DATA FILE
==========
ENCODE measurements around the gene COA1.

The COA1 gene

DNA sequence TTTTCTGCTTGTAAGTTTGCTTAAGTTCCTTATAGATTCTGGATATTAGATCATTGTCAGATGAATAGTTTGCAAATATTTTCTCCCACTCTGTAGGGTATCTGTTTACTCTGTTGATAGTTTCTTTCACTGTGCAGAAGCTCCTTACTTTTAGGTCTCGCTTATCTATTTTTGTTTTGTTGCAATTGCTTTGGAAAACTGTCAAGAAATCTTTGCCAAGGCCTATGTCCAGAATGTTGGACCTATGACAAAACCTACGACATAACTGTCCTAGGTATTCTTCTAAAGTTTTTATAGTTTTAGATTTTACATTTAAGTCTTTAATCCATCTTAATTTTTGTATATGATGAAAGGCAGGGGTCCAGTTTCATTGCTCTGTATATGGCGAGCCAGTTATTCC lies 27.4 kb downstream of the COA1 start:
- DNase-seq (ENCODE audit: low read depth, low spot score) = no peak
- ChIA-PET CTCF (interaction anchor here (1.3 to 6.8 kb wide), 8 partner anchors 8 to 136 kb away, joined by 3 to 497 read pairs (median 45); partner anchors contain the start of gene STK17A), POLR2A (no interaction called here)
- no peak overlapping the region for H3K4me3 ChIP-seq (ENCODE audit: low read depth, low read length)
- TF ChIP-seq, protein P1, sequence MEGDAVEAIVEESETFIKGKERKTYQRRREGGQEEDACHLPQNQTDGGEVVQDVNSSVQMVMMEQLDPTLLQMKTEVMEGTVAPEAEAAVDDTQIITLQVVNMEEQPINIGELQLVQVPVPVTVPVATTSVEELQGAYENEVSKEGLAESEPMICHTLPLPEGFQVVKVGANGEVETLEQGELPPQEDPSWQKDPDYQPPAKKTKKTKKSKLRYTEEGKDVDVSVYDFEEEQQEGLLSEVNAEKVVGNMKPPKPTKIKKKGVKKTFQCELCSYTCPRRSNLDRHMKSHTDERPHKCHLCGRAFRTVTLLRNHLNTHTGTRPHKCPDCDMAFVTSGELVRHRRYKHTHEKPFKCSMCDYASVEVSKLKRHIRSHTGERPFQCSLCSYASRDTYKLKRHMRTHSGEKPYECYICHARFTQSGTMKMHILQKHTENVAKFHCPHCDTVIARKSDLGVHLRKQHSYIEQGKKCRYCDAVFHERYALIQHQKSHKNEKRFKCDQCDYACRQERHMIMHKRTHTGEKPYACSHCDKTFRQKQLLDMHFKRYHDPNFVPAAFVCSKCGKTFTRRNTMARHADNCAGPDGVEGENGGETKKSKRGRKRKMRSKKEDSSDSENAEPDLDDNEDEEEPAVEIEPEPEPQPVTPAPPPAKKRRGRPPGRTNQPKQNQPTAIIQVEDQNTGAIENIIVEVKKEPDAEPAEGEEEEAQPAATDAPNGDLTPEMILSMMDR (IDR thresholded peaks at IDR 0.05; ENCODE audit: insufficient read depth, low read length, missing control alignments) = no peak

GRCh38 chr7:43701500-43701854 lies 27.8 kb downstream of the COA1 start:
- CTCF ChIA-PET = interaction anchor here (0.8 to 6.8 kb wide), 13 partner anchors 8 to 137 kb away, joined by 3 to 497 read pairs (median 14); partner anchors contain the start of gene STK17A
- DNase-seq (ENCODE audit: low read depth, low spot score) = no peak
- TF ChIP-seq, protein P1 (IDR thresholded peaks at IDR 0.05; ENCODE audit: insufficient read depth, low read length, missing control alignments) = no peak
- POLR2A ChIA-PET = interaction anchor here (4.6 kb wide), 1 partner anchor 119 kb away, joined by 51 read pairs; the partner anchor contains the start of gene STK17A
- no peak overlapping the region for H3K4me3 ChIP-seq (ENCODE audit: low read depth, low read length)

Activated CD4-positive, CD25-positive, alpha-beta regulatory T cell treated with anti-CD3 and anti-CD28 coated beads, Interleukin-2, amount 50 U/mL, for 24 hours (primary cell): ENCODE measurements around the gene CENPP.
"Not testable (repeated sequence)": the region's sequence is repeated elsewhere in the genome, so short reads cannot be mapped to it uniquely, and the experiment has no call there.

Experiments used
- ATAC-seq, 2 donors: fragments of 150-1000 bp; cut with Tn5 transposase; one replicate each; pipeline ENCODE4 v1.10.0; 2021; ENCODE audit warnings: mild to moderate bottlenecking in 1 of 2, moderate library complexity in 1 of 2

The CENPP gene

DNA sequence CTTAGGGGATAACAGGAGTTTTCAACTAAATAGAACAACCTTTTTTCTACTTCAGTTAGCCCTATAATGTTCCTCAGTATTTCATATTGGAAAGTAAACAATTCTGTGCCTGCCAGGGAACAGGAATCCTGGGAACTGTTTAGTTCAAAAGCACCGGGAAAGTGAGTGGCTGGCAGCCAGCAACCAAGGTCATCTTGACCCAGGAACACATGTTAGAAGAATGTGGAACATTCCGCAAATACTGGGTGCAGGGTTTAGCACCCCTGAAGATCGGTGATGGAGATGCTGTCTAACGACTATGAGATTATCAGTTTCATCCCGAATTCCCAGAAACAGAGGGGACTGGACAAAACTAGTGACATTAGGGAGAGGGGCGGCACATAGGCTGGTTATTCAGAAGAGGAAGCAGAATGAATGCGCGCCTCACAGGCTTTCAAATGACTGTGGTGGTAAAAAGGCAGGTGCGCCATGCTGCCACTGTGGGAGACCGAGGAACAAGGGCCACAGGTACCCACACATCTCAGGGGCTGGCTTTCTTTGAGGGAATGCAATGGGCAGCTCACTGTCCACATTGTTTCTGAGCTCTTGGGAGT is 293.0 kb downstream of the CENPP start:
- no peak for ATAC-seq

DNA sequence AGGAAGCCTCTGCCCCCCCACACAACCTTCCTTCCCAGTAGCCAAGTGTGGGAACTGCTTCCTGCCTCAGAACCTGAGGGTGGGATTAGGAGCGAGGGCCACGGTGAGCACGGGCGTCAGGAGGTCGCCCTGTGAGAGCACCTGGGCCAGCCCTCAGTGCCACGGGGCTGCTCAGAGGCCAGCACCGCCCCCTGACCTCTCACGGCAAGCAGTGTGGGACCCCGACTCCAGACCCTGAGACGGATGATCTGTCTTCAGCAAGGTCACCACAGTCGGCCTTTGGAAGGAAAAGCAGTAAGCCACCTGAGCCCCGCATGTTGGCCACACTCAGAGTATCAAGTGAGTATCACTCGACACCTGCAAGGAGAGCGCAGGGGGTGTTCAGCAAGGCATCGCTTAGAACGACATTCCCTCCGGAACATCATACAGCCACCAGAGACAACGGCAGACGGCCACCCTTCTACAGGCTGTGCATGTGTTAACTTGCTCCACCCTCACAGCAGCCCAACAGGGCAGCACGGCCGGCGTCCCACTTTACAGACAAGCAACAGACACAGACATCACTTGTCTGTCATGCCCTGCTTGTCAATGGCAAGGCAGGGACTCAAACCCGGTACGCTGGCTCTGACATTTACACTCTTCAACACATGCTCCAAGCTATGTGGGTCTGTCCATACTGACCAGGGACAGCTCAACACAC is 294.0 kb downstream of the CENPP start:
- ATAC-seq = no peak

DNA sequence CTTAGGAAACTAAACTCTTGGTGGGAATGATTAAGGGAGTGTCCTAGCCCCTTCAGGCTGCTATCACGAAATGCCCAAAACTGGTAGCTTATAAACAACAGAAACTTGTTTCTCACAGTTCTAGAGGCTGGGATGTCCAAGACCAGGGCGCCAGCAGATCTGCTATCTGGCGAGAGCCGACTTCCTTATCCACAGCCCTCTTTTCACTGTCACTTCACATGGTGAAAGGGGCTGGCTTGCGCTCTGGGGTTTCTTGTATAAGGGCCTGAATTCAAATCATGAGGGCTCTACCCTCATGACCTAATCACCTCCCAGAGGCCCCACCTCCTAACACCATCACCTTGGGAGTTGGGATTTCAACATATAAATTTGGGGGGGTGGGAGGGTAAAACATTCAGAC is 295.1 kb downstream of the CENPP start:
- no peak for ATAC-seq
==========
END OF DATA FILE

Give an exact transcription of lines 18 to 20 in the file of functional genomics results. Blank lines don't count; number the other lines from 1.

The CENPP gene

DNA sequence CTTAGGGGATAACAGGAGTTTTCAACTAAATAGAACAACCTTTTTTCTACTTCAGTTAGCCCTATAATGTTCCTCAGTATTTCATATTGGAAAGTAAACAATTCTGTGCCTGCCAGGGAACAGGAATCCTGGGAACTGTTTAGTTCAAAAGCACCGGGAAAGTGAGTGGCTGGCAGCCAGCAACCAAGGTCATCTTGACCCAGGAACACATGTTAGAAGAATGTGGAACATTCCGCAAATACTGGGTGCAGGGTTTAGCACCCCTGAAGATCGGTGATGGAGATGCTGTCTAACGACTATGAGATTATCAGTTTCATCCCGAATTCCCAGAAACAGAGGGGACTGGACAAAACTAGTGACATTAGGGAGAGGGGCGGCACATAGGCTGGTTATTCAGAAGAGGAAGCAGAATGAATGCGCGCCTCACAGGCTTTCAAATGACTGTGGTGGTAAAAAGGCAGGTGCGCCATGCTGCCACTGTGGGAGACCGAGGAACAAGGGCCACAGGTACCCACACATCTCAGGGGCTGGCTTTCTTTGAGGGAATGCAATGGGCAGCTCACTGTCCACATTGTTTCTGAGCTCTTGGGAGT is 293.0 kb downstream of the CENPP start:
- no peak for ATAC-seq